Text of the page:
The order of the Templars has its roots in the context of the Crusades. For eleventh-century Christians, Jerusalem was the center of the world, the holy city housing the Tomb of Christ and the memory of great moments in his life. Pilgrimages had developed there since the year 1000, but they became increasingly threatened when the recently converted to IslamSeljuk Turks invaded Asia Minor.
From 1049, they dominated Iran, Iraq, Syria and Armenia. In 1071, they crushed the Byzantine army. Then, the road to Jerusalem was out of the Christian control of Byzantium. In 1095, at the Council of Clermont, Pope Urban II, a Champenois, appealed to the knights of the West to liberate Jerusalem. They enlisted en masse under the orders of different leaders, including Godefroy de Bouillon.
The crusaders conquer Antioch in 1098 and Jerusalem in 1099 then Caesarea in 1101, Acre in 1104, Tripoli in 1108 … While the vast majority of the knights have returned to their strongholds in the West, pilgrims continue to flock but, on approach from Jerusalem, their security remains threatened.
Initially the Templars were a small troop called the “Poor Soldiers of Jesus Christ” living religiously and in destitution, providing a road police, escorting pilgrims as they approach Jerusalem, especially in the narrow defiles between Caesarea and Haifa, or to emblematic places of the life of Jesus, such as the Jordan Lake.
At the request of the king of Jerusalem Baudouin II, after the council of Troyes, they constituted a permanent army in the Latin Kingdoms of the Middle-East, alongside the Hospitalars of Saint John of Jerusalem and the Teutonics Knights, the other two main religious and military orders. On the front line, in their fortresses, but also in the Iberian Peninsula, the Templars divide their lives between prayer and war, in silence and austerity, courage and discipline.
At the rear, within the commanderies which progressively mesh France but also England, Scotland, Ireland, Italy, Croatia, Germany, Hungaria, Spain and Portugal, the Templars work to develop their agricultural domains, and in the urban commanderies, their commercial activities. The profits were redeployed to finance the Eastern campaigns and to supply their brothers with horses, weapons, cereals, dried meat, etc.
The Templars were divided into three groups: the knights, the serving brothers (or sergeants) and the chaplains who are the only Templars to be priests. They were all recognizable by the red cross sewn on their coats. That of the knights was white, that of the serving brothers, black or brown.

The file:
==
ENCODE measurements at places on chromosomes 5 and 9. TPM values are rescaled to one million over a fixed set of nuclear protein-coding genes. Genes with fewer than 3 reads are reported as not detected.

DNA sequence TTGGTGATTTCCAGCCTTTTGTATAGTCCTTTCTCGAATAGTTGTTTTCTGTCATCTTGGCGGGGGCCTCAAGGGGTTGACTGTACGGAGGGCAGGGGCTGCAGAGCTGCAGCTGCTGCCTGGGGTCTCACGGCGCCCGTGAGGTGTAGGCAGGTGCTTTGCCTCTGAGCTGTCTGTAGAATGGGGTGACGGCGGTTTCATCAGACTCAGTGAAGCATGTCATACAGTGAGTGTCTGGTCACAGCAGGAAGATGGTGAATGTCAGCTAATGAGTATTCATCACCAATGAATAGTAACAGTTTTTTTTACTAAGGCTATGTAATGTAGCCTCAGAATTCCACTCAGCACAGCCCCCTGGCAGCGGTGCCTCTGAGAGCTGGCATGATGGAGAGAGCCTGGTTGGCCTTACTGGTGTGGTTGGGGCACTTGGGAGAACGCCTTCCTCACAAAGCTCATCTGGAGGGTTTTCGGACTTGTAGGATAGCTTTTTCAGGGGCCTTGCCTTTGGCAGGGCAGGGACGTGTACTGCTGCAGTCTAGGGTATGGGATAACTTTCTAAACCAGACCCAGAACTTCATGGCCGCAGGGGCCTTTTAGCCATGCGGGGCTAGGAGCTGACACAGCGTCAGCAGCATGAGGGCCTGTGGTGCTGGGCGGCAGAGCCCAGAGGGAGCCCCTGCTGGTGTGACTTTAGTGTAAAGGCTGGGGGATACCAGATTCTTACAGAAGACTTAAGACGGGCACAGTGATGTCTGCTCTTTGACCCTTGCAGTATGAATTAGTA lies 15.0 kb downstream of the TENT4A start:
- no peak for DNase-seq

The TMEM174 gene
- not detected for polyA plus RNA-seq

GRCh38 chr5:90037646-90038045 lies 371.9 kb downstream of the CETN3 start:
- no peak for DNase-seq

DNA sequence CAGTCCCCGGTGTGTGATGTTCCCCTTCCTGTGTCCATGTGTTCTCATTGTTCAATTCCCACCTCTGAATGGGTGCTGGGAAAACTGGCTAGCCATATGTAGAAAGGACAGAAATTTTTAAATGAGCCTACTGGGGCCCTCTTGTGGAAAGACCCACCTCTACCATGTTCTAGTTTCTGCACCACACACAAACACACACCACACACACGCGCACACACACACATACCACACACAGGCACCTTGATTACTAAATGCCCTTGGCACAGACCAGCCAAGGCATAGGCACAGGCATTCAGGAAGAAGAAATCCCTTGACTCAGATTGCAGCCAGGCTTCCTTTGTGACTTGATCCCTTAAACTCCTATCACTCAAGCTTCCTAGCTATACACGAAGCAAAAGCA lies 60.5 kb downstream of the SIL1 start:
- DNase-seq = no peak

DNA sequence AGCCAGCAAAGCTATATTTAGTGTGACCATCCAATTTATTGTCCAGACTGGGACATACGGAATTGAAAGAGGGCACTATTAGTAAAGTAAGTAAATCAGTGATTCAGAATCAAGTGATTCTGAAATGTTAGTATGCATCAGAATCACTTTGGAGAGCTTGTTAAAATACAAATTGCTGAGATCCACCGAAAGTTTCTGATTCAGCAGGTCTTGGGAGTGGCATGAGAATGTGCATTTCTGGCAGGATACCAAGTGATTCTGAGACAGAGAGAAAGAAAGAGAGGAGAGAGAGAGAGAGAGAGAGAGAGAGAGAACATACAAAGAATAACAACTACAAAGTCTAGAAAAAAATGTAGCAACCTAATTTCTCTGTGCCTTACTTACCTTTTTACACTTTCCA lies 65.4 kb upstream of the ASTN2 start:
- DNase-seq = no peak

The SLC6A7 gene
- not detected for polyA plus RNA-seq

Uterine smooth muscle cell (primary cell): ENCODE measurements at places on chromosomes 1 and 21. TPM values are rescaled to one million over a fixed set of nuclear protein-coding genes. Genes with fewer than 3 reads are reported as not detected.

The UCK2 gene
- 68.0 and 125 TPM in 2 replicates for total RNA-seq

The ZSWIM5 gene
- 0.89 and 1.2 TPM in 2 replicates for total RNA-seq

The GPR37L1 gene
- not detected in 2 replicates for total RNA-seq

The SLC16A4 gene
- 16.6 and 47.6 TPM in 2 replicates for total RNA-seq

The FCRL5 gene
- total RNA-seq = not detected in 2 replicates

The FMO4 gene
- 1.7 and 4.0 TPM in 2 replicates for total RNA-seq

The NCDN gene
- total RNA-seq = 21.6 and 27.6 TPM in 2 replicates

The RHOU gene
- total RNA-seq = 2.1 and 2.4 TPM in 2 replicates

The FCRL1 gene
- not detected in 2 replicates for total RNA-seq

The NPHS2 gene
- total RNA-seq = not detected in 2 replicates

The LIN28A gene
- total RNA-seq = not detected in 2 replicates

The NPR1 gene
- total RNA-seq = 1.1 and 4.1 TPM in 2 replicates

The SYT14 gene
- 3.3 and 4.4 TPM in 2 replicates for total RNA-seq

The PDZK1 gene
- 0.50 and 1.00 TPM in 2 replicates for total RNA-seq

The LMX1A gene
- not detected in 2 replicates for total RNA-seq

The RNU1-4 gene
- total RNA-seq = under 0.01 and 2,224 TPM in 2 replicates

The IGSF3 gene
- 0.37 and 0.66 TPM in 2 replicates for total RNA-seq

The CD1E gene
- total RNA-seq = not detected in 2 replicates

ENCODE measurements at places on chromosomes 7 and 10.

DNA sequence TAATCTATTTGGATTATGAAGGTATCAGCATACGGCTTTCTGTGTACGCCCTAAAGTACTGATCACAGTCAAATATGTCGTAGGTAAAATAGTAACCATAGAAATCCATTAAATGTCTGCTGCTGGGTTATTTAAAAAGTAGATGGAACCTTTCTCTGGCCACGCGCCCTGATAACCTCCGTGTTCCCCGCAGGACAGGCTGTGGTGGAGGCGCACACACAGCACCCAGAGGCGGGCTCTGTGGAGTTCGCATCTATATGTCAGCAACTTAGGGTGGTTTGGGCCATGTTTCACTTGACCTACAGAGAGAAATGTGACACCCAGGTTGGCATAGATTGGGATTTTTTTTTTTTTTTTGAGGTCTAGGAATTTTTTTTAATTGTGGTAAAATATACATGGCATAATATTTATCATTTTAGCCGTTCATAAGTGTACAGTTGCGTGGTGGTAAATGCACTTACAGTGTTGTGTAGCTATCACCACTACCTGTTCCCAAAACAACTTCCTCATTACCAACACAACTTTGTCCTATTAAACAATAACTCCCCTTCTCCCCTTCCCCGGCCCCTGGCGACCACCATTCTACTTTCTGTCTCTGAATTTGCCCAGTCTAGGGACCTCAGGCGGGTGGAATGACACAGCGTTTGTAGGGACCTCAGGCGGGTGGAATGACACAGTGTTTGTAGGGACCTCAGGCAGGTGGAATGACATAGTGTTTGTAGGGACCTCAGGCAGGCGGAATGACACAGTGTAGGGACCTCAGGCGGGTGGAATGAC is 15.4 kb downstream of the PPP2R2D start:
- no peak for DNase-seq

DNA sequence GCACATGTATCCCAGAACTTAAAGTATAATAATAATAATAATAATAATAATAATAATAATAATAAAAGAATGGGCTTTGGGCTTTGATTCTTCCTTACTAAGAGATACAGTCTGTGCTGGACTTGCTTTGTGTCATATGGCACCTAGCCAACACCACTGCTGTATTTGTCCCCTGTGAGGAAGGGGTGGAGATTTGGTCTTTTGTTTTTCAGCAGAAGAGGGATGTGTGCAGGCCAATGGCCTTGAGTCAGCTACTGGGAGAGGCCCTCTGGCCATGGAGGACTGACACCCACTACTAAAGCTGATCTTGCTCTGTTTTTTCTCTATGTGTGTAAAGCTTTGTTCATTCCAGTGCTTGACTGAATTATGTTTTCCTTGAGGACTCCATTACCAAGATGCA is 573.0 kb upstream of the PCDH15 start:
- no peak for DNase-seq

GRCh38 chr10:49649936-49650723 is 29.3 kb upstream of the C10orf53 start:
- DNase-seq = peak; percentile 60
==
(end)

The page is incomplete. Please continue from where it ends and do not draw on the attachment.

From its beginnings, the order of the Templars knew a strong expansion due to the vocations which it arouses and the numerous donations which were granted to it.
After the loss of Saint-Jean d’Acre, the last possession of the Latins in the Middle-East, the Templars established their headquarters in Cyprus to, from there, try to resettle in Palestine. But the initiatives of Jacques de Molay failed, particularly on the Rouad islet in 1302.
As part of his conflict with the papacy since Boniface VIII, the king of France, in search of absolutism, dreaming of being pope in his kingdom, orchestrated a campaign of slanders against the Templars, whose Order remained very powerful, depending exclusively on the sovereign pontiff. Then, with the complicity of the Inquisition although Clement V was not informed, he organized a gigantic police operation which resulted on Friday, October 13, 1307 in the arrest of all the Templars of the kingdom and the confiscation of their property.
Flabbergasted, imprisoned, brutalized, threatened or even really tortured, a large majority of the Templars questioned in Paris, and in particular all the dignitaries, made the confessions that the inquisitors await. They were accused of forcing new recruits to spit on the cross, forcing them to “obscene” kisses, inciting them to homosexuality and worshiping an idol, the Baphomet. The wave of arrests spread to all kingdoms in Europe, but was only followed by confessions where torture was used.
When, in France, in spring 1310, they regroup and denounce the conditions of their interrogations and their detention to retract their confessions and loudly proclaim the innocence of the order of the Temple, 54 brothers were, as an example , sentenced to the pyre for having confessed and burned the next day May 12, 1310 in Paris. The Templars then give up all resistance.
The order of the Temple was not condemned, but suppressed on March 22, 1312 at the Council of Vienne (Isère), by Clement V, who attributed all the possessions of the Templars to the order of the Hospitalars of Saint John of Jerusalem. There were two exceptions. In the kingdom of Valencia, the new order of Montesa recovered the property of both the Templars and the Hospitallers and in Portugal where King Denis I (1279-1325) obtained from the Pope in 1319 that the Order of the Temple, with men and possessions, become the order of Christ which he had created and placed under his protection.
In 1314, the great master Jacques de Molay and the commander of Normandy Geoffroy de Charnay were burnt in Paris, claiming the innocence of the order of the Temple.